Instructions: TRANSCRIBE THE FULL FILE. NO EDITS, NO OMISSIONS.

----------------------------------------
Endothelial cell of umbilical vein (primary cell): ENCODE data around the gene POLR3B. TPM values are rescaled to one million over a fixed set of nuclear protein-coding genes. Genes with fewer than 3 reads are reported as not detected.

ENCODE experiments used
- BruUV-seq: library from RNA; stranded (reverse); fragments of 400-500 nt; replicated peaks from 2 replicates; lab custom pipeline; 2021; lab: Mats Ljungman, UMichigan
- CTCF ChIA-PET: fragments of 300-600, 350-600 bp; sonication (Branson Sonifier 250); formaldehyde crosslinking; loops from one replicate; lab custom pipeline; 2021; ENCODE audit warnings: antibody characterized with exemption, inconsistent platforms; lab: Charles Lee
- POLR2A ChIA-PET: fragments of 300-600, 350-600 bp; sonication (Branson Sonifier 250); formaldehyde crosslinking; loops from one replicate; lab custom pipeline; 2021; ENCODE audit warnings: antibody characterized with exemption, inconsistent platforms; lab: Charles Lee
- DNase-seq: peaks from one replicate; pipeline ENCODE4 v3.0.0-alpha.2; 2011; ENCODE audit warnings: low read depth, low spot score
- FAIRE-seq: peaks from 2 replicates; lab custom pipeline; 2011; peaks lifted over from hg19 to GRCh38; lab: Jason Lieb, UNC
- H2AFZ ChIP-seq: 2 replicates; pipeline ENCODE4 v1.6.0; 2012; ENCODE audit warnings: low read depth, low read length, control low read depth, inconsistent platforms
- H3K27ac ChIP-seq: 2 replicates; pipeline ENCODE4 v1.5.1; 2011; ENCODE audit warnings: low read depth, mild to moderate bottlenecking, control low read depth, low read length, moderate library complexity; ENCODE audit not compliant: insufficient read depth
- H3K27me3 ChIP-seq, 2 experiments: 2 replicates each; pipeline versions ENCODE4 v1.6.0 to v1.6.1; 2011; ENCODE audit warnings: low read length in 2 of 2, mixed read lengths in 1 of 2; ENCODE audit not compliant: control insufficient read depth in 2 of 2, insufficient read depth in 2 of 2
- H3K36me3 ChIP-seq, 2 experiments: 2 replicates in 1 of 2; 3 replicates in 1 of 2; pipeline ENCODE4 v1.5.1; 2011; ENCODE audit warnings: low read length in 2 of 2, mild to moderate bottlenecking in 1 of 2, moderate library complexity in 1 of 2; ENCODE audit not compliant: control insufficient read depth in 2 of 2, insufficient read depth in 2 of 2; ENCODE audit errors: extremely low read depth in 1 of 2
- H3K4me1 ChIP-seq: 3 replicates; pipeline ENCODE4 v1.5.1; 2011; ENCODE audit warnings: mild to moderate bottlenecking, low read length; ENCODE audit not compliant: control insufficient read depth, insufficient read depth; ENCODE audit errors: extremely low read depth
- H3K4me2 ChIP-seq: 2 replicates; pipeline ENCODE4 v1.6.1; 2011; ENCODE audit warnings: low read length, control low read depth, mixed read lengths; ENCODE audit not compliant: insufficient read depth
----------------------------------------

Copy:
Endothelial cell of umbilical vein (primary cell): ENCODE data around the gene POLR3B. TPM values are rescaled to one million over a fixed set of nuclear protein-coding genes. Genes with fewer than 3 reads are reported as not detected.

ENCODE experiments used
- BruUV-seq: library from RNA; stranded (reverse); fragments of 400-500 nt; replicated peaks from 2 replicates; lab custom pipeline; 2021; lab: Mats Ljungman, UMichigan
- CTCF ChIA-PET: fragments of 300-600, 350-600 bp; sonication (Branson Sonifier 250); formaldehyde crosslinking; loops from one replicate; lab custom pipeline; 2021; ENCODE audit warnings: antibody characterized with exemption, inconsistent platforms; lab: Charles Lee
- POLR2A ChIA-PET: fragments of 300-600, 350-600 bp; sonication (Branson Sonifier 250); formaldehyde crosslinking; loops from one replicate; lab custom pipeline; 2021; ENCODE audit warnings: antibody characterized with exemption, inconsistent platforms; lab: Charles Lee
- DNase-seq: peaks from one replicate; pipeline ENCODE4 v3.0.0-alpha.2; 2011; ENCODE audit warnings: low read depth, low spot score
- FAIRE-seq: peaks from 2 replicates; lab custom pipeline; 2011; peaks lifted over from hg19 to GRCh38; lab: Jason Lieb, UNC
- H2AFZ ChIP-seq: 2 replicates; pipeline ENCODE4 v1.6.0; 2012; ENCODE audit warnings: low read depth, low read length, control low read depth, inconsistent platforms
- H3K27ac ChIP-seq: 2 replicates; pipeline ENCODE4 v1.5.1; 2011; ENCODE audit warnings: low read depth, mild to moderate bottlenecking, control low read depth, low read length, moderate library complexity; ENCODE audit not compliant: insufficient read depth
- H3K27me3 ChIP-seq, 2 experiments: 2 replicates each; pipeline versions ENCODE4 v1.6.0 to v1.6.1; 2011; ENCODE audit warnings: low read length in 2 of 2, mixed read lengths in 1 of 2; ENCODE audit not compliant: control insufficient read depth in 2 of 2, insufficient read depth in 2 of 2
- H3K36me3 ChIP-seq, 2 experiments: 2 replicates in 1 of 2; 3 replicates in 1 of 2; pipeline ENCODE4 v1.5.1; 2011; ENCODE audit warnings: low read length in 2 of 2, mild to moderate bottlenecking in 1 of 2, moderate library complexity in 1 of 2; ENCODE audit not compliant: control insufficient read depth in 2 of 2, insufficient read depth in 2 of 2; ENCODE audit errors: extremely low read depth in 1 of 2
- H3K4me1 ChIP-seq: 3 replicates; pipeline ENCODE4 v1.5.1; 2011; ENCODE audit warnings: mild to moderate bottlenecking, low read length; ENCODE audit not compliant: control insufficient read depth, insufficient read depth; ENCODE audit errors: extremely low read depth
- H3K4me2 ChIP-seq: 2 replicates; pipeline ENCODE4 v1.6.1; 2011; ENCODE audit warnings: low read length, control low read depth, mixed read lengths; ENCODE audit not compliant: insufficient read depth